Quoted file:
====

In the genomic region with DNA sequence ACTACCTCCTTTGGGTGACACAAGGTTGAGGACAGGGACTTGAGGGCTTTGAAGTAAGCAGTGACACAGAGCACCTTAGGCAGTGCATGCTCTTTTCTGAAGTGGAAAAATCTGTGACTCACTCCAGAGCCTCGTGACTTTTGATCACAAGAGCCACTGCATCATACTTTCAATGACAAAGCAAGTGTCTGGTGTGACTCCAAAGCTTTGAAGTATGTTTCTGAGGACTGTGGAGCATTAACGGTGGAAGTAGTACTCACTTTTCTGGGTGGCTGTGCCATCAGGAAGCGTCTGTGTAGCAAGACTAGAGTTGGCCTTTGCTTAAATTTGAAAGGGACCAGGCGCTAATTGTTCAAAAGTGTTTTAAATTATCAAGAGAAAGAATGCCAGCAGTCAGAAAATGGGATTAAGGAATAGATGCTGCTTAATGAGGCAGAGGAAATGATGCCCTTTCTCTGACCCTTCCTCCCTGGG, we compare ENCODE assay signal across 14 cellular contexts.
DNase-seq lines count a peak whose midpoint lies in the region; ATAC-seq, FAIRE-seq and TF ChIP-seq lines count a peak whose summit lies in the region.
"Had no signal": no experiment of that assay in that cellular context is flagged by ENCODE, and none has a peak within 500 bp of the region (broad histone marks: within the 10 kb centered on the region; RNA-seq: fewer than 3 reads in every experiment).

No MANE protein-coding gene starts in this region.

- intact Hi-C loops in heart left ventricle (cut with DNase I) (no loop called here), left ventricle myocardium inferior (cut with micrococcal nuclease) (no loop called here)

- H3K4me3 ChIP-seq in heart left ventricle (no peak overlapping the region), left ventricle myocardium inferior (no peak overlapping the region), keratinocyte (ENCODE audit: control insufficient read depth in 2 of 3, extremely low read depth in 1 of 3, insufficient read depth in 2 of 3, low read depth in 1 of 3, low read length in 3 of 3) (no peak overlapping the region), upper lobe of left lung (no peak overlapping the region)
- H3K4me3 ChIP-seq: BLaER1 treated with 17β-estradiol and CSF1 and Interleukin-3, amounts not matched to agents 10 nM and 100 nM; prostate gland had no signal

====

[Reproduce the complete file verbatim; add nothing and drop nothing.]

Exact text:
In the genomic region with DNA sequence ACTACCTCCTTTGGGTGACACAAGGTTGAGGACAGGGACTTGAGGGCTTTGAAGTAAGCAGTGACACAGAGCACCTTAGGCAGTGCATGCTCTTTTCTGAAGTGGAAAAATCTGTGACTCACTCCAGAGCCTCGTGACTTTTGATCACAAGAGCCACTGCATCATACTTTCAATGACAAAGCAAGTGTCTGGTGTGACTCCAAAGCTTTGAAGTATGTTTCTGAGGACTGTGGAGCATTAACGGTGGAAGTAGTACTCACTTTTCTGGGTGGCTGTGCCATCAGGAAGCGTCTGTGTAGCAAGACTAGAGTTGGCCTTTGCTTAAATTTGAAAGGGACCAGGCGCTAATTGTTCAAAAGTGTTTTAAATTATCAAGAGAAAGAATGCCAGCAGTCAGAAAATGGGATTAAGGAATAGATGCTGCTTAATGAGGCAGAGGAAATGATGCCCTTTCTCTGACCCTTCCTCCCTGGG, we compare ENCODE assay signal across 14 cellular contexts.
DNase-seq lines count a peak whose midpoint lies in the region; ATAC-seq, FAIRE-seq and TF ChIP-seq lines count a peak whose summit lies in the region.
"Had no signal": no experiment of that assay in that cellular context is flagged by ENCODE, and none has a peak within 500 bp of the region (broad histone marks: within the 10 kb centered on the region; RNA-seq: fewer than 3 reads in every experiment).

No MANE protein-coding gene starts in this region.

- intact Hi-C loops in heart left ventricle (cut with DNase I) (no loop called here), left ventricle myocardium inferior (cut with micrococcal nuclease) (no loop called here)

- H3K4me3 ChIP-seq in heart left ventricle (no peak overlapping the region), left ventricle myocardium inferior (no peak overlapping the region), keratinocyte (ENCODE audit: control insufficient read depth in 2 of 3, extremely low read depth in 1 of 3, insufficient read depth in 2 of 3, low read depth in 1 of 3, low read length in 3 of 3) (no peak overlapping the region), upper lobe of left lung (no peak overlapping the region)
- H3K4me3 ChIP-seq: BLaER1 treated with 17β-estradiol and CSF1 and Interleukin-3, amounts not matched to agents 10 nM and 100 nM; prostate gland had no signal